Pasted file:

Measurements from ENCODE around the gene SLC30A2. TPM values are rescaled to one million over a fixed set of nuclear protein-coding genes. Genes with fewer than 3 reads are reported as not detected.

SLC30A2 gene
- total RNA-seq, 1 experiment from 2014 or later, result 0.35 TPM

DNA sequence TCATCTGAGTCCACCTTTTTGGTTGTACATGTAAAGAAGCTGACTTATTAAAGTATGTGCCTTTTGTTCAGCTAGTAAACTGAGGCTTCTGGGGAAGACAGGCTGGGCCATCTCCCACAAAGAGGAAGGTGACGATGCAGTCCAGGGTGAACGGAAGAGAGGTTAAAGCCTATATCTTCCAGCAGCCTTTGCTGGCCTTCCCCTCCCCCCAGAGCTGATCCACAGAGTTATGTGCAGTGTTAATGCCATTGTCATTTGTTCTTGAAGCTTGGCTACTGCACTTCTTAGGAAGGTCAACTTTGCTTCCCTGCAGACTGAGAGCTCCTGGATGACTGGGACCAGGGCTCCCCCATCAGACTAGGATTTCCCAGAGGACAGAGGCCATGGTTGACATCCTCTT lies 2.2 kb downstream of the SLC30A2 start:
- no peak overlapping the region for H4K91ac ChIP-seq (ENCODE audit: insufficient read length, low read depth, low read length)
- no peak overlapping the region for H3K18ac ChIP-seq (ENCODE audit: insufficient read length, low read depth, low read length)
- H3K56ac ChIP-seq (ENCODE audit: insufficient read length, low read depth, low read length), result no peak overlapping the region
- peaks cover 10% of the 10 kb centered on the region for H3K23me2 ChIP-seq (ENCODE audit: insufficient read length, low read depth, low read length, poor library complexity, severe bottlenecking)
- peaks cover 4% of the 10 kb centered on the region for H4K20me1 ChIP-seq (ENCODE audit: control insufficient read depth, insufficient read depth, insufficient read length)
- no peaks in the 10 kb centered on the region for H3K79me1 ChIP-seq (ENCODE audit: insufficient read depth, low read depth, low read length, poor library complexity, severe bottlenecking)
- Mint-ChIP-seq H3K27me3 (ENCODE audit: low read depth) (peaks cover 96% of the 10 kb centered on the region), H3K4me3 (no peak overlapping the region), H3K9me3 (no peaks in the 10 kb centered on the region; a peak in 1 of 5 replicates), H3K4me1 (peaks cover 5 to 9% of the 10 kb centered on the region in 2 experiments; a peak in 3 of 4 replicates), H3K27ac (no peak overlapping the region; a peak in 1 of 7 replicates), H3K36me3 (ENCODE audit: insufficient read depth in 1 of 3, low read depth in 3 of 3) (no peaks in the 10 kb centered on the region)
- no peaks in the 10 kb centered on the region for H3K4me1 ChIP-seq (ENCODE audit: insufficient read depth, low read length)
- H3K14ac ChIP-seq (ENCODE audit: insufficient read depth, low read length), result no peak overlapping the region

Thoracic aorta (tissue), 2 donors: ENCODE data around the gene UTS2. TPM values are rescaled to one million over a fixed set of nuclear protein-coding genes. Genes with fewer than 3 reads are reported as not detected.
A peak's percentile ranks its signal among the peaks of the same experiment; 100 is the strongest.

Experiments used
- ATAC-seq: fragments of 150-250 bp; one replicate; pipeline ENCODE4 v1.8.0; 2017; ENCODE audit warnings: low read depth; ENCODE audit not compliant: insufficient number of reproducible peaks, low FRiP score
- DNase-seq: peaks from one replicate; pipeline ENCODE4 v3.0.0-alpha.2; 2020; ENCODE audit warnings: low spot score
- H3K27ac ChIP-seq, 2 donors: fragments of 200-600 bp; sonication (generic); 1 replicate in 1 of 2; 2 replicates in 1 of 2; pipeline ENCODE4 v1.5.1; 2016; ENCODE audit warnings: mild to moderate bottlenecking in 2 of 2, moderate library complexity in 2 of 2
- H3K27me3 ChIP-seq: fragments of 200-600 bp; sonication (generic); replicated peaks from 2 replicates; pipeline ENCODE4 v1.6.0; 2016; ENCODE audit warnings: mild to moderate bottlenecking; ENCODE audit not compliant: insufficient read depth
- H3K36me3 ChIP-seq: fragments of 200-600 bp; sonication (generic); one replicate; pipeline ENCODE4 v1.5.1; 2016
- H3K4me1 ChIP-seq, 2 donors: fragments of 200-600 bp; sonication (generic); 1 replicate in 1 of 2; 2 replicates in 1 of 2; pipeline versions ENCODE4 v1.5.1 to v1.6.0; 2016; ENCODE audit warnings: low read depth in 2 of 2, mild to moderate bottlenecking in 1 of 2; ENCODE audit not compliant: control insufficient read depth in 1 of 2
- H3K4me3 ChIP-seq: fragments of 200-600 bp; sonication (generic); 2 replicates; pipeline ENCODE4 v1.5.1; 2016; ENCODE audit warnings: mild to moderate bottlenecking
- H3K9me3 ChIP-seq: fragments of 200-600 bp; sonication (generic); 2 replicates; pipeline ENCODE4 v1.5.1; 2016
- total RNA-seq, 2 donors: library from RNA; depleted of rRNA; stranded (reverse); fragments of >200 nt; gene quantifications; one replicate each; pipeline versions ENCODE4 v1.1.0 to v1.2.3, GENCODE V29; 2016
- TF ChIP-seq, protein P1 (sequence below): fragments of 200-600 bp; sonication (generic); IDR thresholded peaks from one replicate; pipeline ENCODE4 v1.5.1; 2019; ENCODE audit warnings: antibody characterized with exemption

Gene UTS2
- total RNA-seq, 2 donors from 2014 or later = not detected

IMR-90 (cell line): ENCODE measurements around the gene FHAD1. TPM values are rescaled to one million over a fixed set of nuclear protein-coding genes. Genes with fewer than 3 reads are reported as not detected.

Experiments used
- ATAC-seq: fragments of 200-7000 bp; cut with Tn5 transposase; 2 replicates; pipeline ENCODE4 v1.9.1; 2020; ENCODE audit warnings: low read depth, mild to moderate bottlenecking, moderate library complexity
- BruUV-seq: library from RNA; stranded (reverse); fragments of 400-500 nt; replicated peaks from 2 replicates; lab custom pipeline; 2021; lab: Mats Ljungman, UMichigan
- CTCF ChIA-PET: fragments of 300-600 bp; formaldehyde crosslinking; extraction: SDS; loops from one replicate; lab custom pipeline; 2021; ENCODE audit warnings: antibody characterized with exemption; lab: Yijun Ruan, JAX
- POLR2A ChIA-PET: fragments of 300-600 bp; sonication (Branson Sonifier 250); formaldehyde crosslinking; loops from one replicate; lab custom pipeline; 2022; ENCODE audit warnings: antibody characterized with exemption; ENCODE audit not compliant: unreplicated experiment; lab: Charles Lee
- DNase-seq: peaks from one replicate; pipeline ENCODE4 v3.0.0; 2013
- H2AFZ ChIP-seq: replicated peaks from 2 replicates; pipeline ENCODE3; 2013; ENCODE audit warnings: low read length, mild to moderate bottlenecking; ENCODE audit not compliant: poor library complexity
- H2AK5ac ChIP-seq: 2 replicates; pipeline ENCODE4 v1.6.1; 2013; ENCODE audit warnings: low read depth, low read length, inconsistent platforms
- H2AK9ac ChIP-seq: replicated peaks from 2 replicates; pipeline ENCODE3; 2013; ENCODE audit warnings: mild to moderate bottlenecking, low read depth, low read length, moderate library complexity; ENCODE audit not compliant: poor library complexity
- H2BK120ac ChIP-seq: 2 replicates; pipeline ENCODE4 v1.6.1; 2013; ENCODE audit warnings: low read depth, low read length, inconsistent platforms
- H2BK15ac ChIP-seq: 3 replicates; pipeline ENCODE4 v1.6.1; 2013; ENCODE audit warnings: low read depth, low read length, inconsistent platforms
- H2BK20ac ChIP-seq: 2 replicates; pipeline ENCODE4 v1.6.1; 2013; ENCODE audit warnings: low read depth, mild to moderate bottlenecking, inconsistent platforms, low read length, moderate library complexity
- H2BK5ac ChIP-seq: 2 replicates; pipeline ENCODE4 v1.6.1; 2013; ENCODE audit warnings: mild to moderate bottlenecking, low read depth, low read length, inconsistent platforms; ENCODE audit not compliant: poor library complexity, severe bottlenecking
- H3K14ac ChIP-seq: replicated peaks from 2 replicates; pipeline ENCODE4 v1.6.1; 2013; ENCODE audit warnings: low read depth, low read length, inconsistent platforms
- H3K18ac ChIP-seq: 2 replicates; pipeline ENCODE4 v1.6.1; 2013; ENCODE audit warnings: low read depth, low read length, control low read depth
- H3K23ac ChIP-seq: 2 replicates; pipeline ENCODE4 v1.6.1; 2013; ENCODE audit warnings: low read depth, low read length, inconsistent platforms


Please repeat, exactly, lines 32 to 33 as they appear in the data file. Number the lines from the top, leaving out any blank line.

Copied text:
- BruUV-seq: library from RNA; stranded (reverse); fragments of 400-500 nt; replicated peaks from 2 replicates; lab custom pipeline; 2021; lab: Mats Ljungman, UMichigan
- CTCF ChIA-PET: fragments of 300-600 bp; formaldehyde crosslinking; extraction: SDS; loops from one replicate; lab custom pipeline; 2021; ENCODE audit warnings: antibody characterized with exemption; lab: Yijun Ruan, JAX